Guest Author, John Archibald
I’d love it if you cried. I admit it. I want you to feel things. I want you to feel all the things. I want you sad and angry and indignant and introspective. And alive.
But that’s not all the things. If I believe anything about writing it is this: If I bring you down, I need to lift you up. If I make you mad, I need to give you a moment to smile. If I expect you to take on something as heavy as my new book, Shaking the Gates of Hell, I need to offer a laugh to help you as you read – and me as I write – deal with its weight.
A chapter. A paragraph. An aside. A word.
So I write of white silence in the face of enormous evil, of the Great Disappointment that comes only from Great Love, and I follow it up with dad jokes or puns, with chapters about childhood theatrical productions gone horribly wrong and fish hooks stuck in the bullseye of my father’s bald spot.
Perhaps it is incongruous. Or unconventional. I don’t think so.
Because life is pain, to be sure. But it is joy, too. Because anger and indignation are easy if all you want is to point at others and scold, as social media proves every relentless day. Because humor and intimacy bring people to life and make them accessible and relatable and human. But mainly, I believe, if we can acknowledge harsh truths, and find a way to smile as we do it, we are far more likely to see each other, and ourselves.
That’s what I want.
I want you to laugh as I do, guiltily but without feeling guilt, in the most inappropriate of moments. Weddings. Funerals. In those moments when your kid asks – with such gravity -- if babies not born by C-section “come out their moms’ butts.” In this very serious book about love and disappointment and the enormous sin of silence.
I was born in April of 1963, days before the Rev. Dr. Martin Luther King Jr. wrote that remarkable Letter from the Birmingham Jail that not only laid out the necessity of civil disobedience but offered a scathing rebuke of the white church for failure to stand against segregation and inequality. My Dad was a preacher in the Birmingham area, like his dad and his dad before him.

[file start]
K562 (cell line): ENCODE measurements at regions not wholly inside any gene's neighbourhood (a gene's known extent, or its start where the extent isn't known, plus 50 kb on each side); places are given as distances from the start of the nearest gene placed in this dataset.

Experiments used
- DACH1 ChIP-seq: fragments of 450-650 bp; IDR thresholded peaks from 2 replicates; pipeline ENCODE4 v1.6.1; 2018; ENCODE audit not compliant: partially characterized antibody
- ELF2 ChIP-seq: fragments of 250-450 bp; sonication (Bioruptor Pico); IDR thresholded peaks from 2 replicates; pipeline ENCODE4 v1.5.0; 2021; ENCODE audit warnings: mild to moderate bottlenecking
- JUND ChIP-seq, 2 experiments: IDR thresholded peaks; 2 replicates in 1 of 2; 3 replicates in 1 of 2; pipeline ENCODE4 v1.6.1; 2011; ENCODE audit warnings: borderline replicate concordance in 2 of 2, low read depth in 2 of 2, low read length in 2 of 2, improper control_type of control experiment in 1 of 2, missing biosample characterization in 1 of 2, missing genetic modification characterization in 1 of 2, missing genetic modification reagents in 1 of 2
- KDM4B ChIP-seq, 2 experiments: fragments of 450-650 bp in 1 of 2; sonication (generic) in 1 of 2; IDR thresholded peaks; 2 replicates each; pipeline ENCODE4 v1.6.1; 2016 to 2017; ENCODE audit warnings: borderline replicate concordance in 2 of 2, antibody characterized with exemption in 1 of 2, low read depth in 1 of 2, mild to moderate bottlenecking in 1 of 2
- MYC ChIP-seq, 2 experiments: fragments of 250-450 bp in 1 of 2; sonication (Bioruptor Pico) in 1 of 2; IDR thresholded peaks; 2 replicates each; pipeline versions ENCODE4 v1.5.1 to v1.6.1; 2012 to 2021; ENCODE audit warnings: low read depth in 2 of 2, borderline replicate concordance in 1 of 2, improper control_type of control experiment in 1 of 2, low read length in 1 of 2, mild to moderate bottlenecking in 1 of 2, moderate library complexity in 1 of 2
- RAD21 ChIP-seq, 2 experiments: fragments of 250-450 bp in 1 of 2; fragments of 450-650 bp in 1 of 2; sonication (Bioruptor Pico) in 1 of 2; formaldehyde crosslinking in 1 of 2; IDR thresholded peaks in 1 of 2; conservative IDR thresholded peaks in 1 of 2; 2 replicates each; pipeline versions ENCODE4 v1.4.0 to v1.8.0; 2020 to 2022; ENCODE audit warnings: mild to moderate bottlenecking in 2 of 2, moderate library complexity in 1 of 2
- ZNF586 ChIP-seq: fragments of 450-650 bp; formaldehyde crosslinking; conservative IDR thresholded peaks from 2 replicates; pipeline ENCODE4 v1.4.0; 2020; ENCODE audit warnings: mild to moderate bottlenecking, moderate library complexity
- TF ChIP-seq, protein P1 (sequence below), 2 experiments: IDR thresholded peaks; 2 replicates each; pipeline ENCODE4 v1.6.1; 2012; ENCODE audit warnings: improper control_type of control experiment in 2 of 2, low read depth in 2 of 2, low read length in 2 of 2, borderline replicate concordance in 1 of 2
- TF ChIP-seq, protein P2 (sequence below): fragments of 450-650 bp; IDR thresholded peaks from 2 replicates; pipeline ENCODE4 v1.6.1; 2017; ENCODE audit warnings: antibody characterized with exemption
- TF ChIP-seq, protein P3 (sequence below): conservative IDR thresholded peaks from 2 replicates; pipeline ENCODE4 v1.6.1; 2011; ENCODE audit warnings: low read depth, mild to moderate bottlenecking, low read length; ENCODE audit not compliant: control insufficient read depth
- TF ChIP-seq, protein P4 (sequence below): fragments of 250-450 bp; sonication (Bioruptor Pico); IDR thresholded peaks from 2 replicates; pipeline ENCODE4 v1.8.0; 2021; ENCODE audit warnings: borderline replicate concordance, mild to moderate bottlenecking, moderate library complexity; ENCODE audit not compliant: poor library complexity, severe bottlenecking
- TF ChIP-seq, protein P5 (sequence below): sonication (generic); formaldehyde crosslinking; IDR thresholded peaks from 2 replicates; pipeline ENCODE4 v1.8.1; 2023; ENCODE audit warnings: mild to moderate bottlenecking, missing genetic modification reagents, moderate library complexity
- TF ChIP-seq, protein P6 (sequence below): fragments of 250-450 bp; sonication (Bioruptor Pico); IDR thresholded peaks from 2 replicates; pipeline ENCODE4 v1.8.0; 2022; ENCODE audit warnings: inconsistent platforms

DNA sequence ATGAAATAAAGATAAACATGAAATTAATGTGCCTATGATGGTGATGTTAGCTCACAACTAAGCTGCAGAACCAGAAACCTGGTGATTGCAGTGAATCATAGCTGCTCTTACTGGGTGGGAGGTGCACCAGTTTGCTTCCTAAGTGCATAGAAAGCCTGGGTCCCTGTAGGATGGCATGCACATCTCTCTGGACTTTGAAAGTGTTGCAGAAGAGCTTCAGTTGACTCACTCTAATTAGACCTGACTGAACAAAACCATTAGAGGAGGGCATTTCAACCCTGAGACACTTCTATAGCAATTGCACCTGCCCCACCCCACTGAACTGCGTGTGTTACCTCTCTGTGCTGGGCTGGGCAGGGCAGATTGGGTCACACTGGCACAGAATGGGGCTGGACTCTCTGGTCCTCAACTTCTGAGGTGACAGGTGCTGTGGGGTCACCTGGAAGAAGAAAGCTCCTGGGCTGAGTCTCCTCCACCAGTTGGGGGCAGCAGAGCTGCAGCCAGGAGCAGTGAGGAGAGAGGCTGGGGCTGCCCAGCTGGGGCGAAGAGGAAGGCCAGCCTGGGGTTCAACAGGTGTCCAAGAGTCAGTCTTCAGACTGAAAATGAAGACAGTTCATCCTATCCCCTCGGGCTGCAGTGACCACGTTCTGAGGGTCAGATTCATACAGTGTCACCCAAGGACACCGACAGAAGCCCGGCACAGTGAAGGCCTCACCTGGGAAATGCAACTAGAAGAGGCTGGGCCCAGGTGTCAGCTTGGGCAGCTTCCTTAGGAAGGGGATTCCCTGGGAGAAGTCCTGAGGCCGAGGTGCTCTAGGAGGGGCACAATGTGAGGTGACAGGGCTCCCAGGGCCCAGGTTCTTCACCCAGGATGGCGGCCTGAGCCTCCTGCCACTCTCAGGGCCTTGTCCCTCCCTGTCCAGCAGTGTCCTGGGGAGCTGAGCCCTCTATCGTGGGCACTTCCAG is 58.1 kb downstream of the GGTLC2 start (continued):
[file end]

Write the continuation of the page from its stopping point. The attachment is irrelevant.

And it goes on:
I thought my father infallible. I took for granted – because he was vocal at home that all people are God’s people and it would be sinful to think one group fit to judge another – that he was as sure in his pulpit as he was to me.
So the book is in large part a sober search, a journey not only to find out what Dad said from his Alabama pulpit in those momentous days, but an examination of a conspiracy of silence that permeated the white church during the Civil Rights Movement and remains today.
We all have pulpits. Big or small, religious or otherwise. They might come with great audiences, or only those sitting around a Thanksgiving table. But a question haunted me as I wrote this book: If you don’t use all the power of your pulpit to speak against discrimination and racism and evil in the forms that surround you, can you lay claim to goodness?
It is impossible, I know, to go back in time and put ourselves in the shoes of others. We cannot hope to know how we would react in those days, in those ways. But we can certainly look back and see how others responded, how others succeeded, or struggled, or failed. And we can use that to determine how we will respond to comparable issues today.
It’s no laughing matter, I know. And still somehow I want you, in moments, to take the time to smile.
It is what allows us to carry on. In words, and in life.
Get a signed copy of Shaking the Gates of Hell here.